As baseball season comes to a close, we as fans are presented with several questions. What is the playoff picture going to look like? Who is going to make it to the World Series? What the hell happened to the Red Sox? This is also the time when we start to predict who is going to win the MVP for the AL and the NL.
Justin Verlander of the Detroit Tigers, José Bautista of the Toronto Blue Jays and Adrian Gonzalez and Jacoby Ellsbury of the Boston Red Sox have all had fantastic seasons, and are all seemingly deserving of the award based on stats alone. But the award doesn’t go to the player with the best stats. It goes to the player with the best stats who has meant the most to his team and came up strong in the clutch.
First, we have the Toronto outfielder Bautista, who followed up a career year in 2010 with a spectacular 2011. He didn’t approach his 54 home runs from a year ago, but 43 is nothing to sneeze at. And this year, he added a new facet to his game: a decent average. Though he displayed great power last season, he hit a mediocre .260. This year he’s set to finish the season with a .304 average and a .449 on base percentage, almost 100 points higher than last season. A guy with that much power that also gets on base that often is always going to give you a chance to win. Unfortunately, the Blue Jays are nowhere near the same area code as the first place Yankees. Bautista, while a great player, did not do enough to make his team a contender, and for that reason he will not win the AL MVP.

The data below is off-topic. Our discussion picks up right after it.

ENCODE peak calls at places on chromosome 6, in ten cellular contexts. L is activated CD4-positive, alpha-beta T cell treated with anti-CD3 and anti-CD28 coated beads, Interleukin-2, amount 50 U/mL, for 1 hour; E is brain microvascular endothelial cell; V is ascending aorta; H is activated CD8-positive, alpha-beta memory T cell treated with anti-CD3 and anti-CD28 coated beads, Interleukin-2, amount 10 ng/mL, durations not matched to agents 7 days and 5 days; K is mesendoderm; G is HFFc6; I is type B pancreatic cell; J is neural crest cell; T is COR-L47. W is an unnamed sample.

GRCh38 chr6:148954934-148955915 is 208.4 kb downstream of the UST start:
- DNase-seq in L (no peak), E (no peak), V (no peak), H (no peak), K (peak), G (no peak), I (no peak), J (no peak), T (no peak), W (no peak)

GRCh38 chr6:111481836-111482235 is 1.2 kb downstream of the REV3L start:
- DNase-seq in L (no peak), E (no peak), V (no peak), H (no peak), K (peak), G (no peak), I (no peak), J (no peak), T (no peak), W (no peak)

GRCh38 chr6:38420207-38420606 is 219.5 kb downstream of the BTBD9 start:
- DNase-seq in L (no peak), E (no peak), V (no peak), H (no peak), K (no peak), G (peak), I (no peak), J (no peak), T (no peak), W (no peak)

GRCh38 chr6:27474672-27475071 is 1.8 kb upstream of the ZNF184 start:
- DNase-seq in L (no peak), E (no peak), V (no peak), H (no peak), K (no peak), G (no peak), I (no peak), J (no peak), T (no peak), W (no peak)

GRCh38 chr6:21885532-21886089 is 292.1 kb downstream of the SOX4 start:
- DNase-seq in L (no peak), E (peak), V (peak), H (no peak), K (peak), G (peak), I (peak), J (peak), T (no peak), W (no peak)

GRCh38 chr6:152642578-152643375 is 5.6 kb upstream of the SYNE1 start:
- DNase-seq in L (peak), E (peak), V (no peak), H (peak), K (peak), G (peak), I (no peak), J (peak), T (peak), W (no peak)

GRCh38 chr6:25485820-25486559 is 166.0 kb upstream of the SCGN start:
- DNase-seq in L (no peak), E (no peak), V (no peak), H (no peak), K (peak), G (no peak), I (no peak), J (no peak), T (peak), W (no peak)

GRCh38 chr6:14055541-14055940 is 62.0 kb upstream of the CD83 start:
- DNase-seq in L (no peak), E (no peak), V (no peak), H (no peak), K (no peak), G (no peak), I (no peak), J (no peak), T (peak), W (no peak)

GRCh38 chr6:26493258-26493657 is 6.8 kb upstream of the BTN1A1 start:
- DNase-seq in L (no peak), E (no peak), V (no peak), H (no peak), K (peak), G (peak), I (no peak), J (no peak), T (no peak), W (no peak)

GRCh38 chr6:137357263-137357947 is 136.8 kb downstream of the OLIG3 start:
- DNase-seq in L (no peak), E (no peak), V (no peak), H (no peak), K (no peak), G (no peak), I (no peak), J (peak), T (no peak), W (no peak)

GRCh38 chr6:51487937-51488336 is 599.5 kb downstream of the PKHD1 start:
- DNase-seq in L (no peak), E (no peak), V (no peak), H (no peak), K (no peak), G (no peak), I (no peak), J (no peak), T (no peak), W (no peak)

Adrian Gonzalez is in a similar boat. He’s having a fantastic season. The first baseman leads the Red Sox and is third in the AL in batting average (.338) and RBIs (117), is third on the team in home runs (27) and ranks in the top 10 in runs scored and slugging percentage. But he’s gone 6-22 over the last week with one RBI and no home runs. Those are not MVP numbers, and this is the time when MVPs step up.
Justin Verlander has a decent shot at winning the award. He is 24-5, and is first in the AL in wins (24), ERA (2.40), strikeouts (250), innings pitched (251) and WHIP (.92). But the Tigers don’t live and die by him. The rest of their pitching staff has also fared well this season, and they hit as well as any team. In any case, it will be tradition that kills his chances. History has shown that it is difficult for pitchers to win the AL MVP. The last AL MVP that was a pitcher was Dennis Eckersley of the 1992 Oakland Athletics.
That just leaves us with Ellsbury, who not only deserves that award but is going to win it. The Boston outfielder has had a monster season. He is fifth in the AL in batting average (.322), fifth in home runs (32), sixth in RBIs (105) and fourth in steals (38). Still, more importantly, he is the only reason the wild card race came down to the last game of the season. His 14th inning home run against the Yankees on Sunday kept them one game up in the wild card race at the time. Without that win, they would have been one game down with one left to play and all but eliminated from contention. Over the last seven days, while the rest of the team struggled, he has gone 11-28 with four home runs and seven RBI. If the Red Sox do make the playoffs, the MVP trophy is his, but even if they fall short, Ellsbury will win it for putting the team on his back.